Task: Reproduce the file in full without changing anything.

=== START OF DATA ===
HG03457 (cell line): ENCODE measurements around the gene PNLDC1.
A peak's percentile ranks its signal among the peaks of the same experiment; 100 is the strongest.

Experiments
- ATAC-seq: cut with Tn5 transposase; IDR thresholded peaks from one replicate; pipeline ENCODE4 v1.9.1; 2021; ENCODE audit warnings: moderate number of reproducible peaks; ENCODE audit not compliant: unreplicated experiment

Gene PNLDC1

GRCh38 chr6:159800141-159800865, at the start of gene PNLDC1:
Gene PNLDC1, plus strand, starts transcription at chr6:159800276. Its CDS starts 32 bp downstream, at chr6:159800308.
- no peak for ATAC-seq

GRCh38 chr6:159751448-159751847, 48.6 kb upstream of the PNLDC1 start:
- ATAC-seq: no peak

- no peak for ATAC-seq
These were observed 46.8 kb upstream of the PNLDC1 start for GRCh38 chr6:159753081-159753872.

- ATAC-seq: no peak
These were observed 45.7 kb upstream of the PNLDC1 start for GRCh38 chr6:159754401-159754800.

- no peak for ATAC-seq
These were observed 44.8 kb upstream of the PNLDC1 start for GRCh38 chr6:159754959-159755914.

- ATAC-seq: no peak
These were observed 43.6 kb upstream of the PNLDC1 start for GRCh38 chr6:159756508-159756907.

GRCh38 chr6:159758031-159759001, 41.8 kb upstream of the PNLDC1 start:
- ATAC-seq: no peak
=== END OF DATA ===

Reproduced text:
HG03457 (cell line): ENCODE measurements around the gene PNLDC1.
A peak's percentile ranks its signal among the peaks of the same experiment; 100 is the strongest.

Experiments
- ATAC-seq: cut with Tn5 transposase; IDR thresholded peaks from one replicate; pipeline ENCODE4 v1.9.1; 2021; ENCODE audit warnings: moderate number of reproducible peaks; ENCODE audit not compliant: unreplicated experiment

Gene PNLDC1

GRCh38 chr6:159800141-159800865, at the start of gene PNLDC1:
Gene PNLDC1, plus strand, starts transcription at chr6:159800276. Its CDS starts 32 bp downstream, at chr6:159800308.
- no peak for ATAC-seq

GRCh38 chr6:159751448-159751847, 48.6 kb upstream of the PNLDC1 start:
- ATAC-seq: no peak

- no peak for ATAC-seq
These were observed 46.8 kb upstream of the PNLDC1 start for GRCh38 chr6:159753081-159753872.

- ATAC-seq: no peak
These were observed 45.7 kb upstream of the PNLDC1 start for GRCh38 chr6:159754401-159754800.

- no peak for ATAC-seq
These were observed 44.8 kb upstream of the PNLDC1 start for GRCh38 chr6:159754959-159755914.

- ATAC-seq: no peak
These were observed 43.6 kb upstream of the PNLDC1 start for GRCh38 chr6:159756508-159756907.

GRCh38 chr6:159758031-159759001, 41.8 kb upstream of the PNLDC1 start:
- ATAC-seq: no peak